This year's United Nations climate change negotiations, taking place in Doha from Nov. 26 until Dec. 7, marks the 18th time nations have met to address their conflicting approaches toward reducing the industrial emissions of heat-trapping gases. Representatives from 190 nations will debate to narrow those differences, but a global agreement to succeed the Kyoto Protocol isn't likely to be reached before 2015.
The deal to extend pollution limits under the Kyoto Protocol restricts the ability of Japan, Russia, Canada and New Zealand to take advantage of carbon market mechanisms under the United Nations treaty.
The international effort to curb global warming inched forward with an agreement that extends pollution limits under the Kyoto Protocol and calls for work on a mechanism that would pay aid for climate-related disasters.
Abdullah Bin Hamad Al-Attiyah, the Qatari diplomat chairing United Nations climate treaty talks in Doha, proposed a set of decisions to break a deadlock on discussions about climate aid and damages payments.
The world’s richest and poorest countries are divided over whether to create a new fund to help vulnerable nations such as Bangladesh, Kenya and the Philippines cope with loss and damage caused by climate changes.
Envoys inched toward a deal at United Nations global-warming talks in Doha after working through the night to settle differences on climate aid and fossil-fuel emissions, paving the way to a new treaty by 2015.
President Barack Obama’s envoy at United Nations global-warming negotiations said he’s willing to participate in discussions on the issue of fairness in how nations plan to curb climate change, paving the way for drafting a new treaty by 2015.
Islands that are most vulnerable to rising oceans are seeking an insurance program to protect against damage related to climate change, adding to pressure on industrial nations to increase aid committed to fight global warming to more than $100 billion a year.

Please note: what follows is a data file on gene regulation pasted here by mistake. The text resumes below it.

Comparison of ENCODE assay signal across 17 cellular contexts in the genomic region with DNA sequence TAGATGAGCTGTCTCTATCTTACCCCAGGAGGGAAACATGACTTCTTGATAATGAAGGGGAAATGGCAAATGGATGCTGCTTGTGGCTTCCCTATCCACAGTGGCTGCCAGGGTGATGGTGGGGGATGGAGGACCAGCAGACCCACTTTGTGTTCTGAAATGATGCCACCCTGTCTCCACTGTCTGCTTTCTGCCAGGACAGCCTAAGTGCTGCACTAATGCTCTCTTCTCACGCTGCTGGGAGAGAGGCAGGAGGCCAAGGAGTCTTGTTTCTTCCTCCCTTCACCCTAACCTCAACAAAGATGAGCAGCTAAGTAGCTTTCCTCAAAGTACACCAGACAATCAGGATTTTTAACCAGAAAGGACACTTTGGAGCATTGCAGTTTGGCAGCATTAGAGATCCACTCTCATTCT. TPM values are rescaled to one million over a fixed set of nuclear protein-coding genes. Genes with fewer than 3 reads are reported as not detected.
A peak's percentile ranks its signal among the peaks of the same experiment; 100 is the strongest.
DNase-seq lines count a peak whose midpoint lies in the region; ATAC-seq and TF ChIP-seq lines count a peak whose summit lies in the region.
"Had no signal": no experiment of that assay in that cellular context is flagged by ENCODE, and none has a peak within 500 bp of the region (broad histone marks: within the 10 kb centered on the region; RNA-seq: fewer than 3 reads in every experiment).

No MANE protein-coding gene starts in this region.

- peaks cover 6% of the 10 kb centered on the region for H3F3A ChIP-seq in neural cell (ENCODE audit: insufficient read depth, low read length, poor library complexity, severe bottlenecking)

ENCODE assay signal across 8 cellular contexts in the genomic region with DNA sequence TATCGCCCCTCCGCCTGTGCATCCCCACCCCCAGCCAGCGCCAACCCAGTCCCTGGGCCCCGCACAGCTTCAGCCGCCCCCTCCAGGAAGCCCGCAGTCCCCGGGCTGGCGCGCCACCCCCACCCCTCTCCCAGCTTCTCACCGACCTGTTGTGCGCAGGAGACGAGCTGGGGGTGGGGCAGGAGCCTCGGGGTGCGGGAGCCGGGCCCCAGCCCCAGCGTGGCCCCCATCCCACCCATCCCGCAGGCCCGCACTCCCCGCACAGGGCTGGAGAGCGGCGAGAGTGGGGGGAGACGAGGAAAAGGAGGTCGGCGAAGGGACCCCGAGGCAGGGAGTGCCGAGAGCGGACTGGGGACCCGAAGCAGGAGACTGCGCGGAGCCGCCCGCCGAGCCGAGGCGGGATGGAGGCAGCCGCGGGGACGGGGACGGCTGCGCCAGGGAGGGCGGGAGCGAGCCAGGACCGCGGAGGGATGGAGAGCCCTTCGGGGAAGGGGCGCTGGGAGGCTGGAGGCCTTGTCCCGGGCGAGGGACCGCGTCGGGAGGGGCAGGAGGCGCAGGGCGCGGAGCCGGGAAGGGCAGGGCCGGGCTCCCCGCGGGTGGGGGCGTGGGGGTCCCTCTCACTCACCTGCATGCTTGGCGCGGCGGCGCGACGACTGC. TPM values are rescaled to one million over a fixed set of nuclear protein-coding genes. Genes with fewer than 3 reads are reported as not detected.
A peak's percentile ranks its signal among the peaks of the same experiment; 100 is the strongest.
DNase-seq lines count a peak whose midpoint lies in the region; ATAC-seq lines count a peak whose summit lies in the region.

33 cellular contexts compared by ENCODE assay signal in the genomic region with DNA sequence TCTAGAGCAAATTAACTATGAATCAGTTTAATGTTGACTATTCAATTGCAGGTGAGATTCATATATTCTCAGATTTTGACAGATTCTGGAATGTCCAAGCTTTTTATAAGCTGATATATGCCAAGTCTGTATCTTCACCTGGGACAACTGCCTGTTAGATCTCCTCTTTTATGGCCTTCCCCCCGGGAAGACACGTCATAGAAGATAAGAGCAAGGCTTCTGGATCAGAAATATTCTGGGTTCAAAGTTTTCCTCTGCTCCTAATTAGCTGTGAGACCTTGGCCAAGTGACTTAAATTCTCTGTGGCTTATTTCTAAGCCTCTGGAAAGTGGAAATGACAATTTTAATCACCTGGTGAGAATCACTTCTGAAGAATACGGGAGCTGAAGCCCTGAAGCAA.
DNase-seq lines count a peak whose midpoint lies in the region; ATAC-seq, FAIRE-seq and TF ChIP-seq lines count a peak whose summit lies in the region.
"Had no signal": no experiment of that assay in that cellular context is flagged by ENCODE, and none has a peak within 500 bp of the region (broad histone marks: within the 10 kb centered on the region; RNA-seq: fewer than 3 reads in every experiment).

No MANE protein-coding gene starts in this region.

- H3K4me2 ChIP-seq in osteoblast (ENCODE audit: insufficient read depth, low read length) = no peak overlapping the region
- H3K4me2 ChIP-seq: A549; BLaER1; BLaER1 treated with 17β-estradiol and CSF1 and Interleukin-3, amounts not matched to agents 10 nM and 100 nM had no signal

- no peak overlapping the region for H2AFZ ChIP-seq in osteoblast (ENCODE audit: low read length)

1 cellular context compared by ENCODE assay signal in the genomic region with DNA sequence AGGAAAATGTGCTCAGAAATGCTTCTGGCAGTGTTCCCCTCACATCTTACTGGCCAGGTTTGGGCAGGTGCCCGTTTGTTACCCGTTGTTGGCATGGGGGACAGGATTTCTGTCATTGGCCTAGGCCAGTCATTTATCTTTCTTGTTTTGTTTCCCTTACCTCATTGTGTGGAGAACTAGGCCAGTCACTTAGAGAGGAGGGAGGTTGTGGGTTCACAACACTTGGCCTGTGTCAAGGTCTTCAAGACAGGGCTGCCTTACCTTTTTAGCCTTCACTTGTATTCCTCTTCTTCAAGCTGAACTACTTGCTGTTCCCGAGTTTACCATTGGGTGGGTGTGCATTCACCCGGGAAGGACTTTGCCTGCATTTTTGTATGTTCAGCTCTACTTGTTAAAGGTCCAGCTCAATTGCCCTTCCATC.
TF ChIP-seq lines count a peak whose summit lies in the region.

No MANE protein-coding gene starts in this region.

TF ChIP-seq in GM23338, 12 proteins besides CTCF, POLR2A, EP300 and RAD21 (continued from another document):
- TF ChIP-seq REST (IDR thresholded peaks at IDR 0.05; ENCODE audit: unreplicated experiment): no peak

Rich countries spend five times more on fossil-fuel subsidies than on aid to help developing nations cut their emissions and protect against the effects of climate change, the Oil Change International campaign group said.
As leaders in Washington obsess about the fiscal cliff, President Barack Obama is putting in place the building blocks for a climate treaty requiring the first fossil- fuel emissions cuts from both the U.S. and China.
Once dismissed by Wall Street as a feel-good fad, “sustainable and responsible investing” has gained momentum, today attracting nearly one in every nine dollars under professional management in the United States.
Greenland ice melting at an expanding pace may begin cooling the North Atlantic and increasing the severity of storms by 2075, said James Hansen, the former NASA scientist who raised concerns about global warming in the 1980s.
President Barack Obama attempts to regain his political footing with a trip to Baltimore today to promote jobs and education after a calamitous week that pulled attention away from his second-term agenda.
The European Union should scrap fossil fuel and renewable energy subsidies and set a target to cut oil imports to remain the leader in the fight against global warming, according to Poland’s environment minister.
This week’s decision by the Arctic Council, led by the eight nations with Arctic territory, to accept China, India, Japan and three other countries as new observers points to the region’s growing importance. It’s also a sharp reminder of the need for the U.S., the council’s biggest player, to do more to prevent a destabilizing Great Game from unfolding at the top of the world.
Bloomberg BNA -- Washington, D.C., New York City, Los Angeles, and San Diego are among the cities most likely to face water scarcity as climate change increases drought potential, a study released May 15 found.